Deliverance from Evil

Deliverance from Evil

by Frances Hill
     
 

Salem, Massachusetts, Winter 1692: In the parsonage of Reverend Samuel Parris, two young girls are seated by the fire and play at fortune-telling as snow falls softly outside. What starts as a game sends one of the girls into a hysterical trance, and a small town begins its descent into madness. Accusations of witchcraft would destroy lives and old

Overview

Salem, Massachusetts, Winter 1692: In the parsonage of Reverend Samuel Parris, two young girls are seated by the fire and play at fortune-telling as snow falls softly outside. What starts as a game sends one of the girls into a hysterical trance, and a small town begins its descent into madness. Accusations of witchcraft would destroy lives and old scores would be settled. Over 150 people would be arrested and imprisoned, with even more accused of consorting with the devil.

In Deliverance from Evil, Frances Hill brings her deep historical and political understanding together with her honed skills as a novelist to produce a picture of the Salem witch trials both realistic and emotional.

Editorial Reviews

Publishers Weekly - Publishers Weekly
Hill (Out of Bounds) has written extensively as a historian on the Salem witch trials, and taps expertly into this knowledge for her third novelaiming "to reach the essential truths." Almost her entire cast of characters consists of the actual people who lived, worshipped, and suffered in 17th-century Salem during the witch hunts. In January 1692, the unordained Rev. George Burroughs and his closest friend, Capt. Peter White, are living in the remote settlement of Wells, in Maine, where Burroughs rescues young Mary Cheever after a local Indian massacre. Meanwhile, in Salem, Mass., Burroughs's former parish, two girls on a winter's night whip themselves into a frenzy that sends the whole of Salem into superstition and hysteria resulting in the witch examinations and trials. Burroughs, now married to Mary, is accused as the "leader of witches," arrested, and taken in irons to Salem. Mary and Peter travel to Salem, where their energetic efforts to prove his innocence fail, including Mary'smeeting with the priggish, lecherous religious figure Cotton Mather. Hill's done a fine job with a subject that's inspired countless accounts, adding historical content that makes this treatment stand out from the rest. (Mar.)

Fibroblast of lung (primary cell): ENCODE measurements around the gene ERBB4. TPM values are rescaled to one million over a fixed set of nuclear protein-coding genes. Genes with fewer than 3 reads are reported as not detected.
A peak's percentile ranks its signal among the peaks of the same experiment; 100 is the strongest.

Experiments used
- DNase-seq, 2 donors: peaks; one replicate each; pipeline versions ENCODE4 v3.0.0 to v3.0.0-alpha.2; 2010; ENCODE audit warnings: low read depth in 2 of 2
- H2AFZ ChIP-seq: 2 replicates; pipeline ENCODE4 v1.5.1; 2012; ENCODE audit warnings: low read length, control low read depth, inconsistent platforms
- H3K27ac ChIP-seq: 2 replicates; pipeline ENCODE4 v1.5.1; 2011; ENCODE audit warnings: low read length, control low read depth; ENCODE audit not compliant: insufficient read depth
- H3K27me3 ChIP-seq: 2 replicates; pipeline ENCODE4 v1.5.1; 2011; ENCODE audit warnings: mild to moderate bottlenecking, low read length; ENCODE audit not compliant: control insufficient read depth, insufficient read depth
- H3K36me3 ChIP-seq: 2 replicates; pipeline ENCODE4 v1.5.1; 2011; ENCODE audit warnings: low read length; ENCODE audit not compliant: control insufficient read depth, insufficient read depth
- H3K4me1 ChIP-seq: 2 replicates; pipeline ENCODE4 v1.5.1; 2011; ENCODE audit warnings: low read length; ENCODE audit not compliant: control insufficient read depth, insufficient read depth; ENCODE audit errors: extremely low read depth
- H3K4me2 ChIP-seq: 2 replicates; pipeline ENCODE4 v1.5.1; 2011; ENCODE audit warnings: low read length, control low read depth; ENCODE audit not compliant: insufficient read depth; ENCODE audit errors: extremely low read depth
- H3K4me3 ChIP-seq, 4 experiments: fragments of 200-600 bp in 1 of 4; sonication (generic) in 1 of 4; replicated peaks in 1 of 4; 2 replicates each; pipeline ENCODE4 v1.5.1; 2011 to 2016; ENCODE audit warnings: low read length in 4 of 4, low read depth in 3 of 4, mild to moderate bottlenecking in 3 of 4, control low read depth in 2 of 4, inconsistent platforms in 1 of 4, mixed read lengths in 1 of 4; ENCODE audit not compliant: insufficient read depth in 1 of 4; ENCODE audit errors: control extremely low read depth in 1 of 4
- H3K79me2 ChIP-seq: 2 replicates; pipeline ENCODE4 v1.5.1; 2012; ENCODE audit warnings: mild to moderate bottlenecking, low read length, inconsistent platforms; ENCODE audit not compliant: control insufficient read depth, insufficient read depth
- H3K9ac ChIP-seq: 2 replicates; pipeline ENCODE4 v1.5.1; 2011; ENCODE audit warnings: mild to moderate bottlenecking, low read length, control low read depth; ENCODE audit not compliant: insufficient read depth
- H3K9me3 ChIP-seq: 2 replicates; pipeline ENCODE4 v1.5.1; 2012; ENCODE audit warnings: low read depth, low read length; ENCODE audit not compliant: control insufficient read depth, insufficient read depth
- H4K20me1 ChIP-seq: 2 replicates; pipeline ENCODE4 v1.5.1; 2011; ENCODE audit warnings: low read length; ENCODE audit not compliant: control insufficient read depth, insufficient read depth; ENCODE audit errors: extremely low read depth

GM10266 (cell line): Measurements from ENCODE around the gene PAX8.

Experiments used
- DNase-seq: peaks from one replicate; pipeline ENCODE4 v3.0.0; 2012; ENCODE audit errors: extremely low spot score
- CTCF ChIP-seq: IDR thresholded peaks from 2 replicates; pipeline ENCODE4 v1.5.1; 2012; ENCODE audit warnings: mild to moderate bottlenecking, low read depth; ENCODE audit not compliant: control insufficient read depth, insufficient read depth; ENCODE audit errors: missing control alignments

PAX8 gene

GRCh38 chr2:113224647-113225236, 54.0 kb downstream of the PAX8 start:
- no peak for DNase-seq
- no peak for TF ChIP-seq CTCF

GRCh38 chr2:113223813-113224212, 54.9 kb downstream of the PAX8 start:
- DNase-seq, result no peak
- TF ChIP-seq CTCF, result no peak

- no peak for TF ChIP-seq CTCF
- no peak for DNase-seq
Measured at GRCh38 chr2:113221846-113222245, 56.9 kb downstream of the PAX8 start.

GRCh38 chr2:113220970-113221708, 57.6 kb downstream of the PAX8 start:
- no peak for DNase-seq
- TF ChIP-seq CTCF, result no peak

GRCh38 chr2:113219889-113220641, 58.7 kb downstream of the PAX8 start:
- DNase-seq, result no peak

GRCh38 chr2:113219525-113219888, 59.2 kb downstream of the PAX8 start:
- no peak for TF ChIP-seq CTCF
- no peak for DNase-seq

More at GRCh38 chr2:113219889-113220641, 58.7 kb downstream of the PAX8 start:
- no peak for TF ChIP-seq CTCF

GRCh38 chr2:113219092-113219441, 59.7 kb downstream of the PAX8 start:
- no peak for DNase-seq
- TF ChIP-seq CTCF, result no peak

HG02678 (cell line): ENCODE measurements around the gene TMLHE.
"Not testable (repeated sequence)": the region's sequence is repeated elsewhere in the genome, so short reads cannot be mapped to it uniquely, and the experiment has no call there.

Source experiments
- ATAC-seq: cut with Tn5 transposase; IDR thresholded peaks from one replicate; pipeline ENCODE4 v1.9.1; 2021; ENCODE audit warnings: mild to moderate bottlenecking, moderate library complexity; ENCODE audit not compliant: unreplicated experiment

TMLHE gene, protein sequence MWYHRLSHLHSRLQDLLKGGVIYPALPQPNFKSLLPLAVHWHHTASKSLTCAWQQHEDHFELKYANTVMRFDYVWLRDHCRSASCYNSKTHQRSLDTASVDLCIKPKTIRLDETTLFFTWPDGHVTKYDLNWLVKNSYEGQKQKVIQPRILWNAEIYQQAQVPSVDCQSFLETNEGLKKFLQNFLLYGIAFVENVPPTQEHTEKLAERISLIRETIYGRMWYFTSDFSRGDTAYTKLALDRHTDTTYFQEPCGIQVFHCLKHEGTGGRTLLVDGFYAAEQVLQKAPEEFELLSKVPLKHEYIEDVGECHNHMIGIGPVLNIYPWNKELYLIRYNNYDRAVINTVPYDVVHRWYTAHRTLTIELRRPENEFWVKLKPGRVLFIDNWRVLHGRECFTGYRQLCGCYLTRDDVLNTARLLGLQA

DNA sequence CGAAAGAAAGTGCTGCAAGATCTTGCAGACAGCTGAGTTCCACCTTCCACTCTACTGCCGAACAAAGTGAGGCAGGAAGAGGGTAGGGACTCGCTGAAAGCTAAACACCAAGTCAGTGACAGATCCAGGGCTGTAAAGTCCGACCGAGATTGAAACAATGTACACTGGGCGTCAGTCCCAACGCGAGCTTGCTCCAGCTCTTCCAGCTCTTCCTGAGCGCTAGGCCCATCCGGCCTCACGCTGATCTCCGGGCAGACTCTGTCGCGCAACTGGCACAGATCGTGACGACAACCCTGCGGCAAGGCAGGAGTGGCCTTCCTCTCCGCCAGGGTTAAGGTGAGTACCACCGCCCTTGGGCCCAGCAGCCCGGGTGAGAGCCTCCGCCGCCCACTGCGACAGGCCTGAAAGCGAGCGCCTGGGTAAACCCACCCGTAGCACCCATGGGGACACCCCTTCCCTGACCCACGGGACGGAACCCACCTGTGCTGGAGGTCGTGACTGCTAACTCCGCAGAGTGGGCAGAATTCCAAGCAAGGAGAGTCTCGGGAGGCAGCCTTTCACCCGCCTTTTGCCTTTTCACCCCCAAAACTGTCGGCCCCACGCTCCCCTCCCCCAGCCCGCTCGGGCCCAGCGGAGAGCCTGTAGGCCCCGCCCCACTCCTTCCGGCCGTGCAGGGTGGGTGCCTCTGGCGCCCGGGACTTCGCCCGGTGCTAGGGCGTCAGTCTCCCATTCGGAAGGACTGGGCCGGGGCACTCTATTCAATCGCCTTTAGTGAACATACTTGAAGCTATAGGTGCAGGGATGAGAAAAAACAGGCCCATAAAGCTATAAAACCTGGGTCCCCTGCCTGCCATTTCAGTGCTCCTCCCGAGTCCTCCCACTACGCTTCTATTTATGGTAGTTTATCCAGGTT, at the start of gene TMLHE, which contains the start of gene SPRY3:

Library Journal
Historian Hill (A Delusion of Satan: The Full Story of the Salem Witch Trials) delivers a fictional account of the infamous Salem Witch Trials. The novel begins in January 1692 as two girls play a fortune-telling game; soon the girls and their friends fall into hysterical fits. Accusations of witchcraft and possession by Satan are rapidly hurled against innocent women and men, and the town of Salem is consumed by show trials and brutal executions. Interspersed with the events in Salem is the story of George Burroughs, a nonconforming minister in Maine (and former Salem resident) who becomes caught up in the hysteria when he is arrested and charged with being the leader of the witches. Hill's broad knowledge of the historical facts behind the trials is amply demonstrated in this straightforward rendering. Unfortunately, the one-dimensional nature of the characters detracts from the power of the narrative. VERDICT Fans of plot-driven suspense may enjoy this novel, but those interested in a more nuanced and descriptive look at the Salem Witch Trials should try Kathleen Kent's The Heretic's Daughter.—Carly Thompson, Chicago Ridge P.L.

Product Details

ISBN-13:
9780715640876
Publisher:
Duckworth Publishers
Publication date:
06/28/2011

Meet the Author

FRANCES HILL is a historian, novelist and journalist whose previous books include Out of Bounds, A Delusion of Satan, The Salem Witch Trials Reader, Hunting for Witches, and Such Men Are Dangerous. Frances Hill lives in Connecticut.

Customer Reviews

Average Review:

Write a Review

and post it to your social network

     

Most Helpful Customer Reviews

See all customer reviews >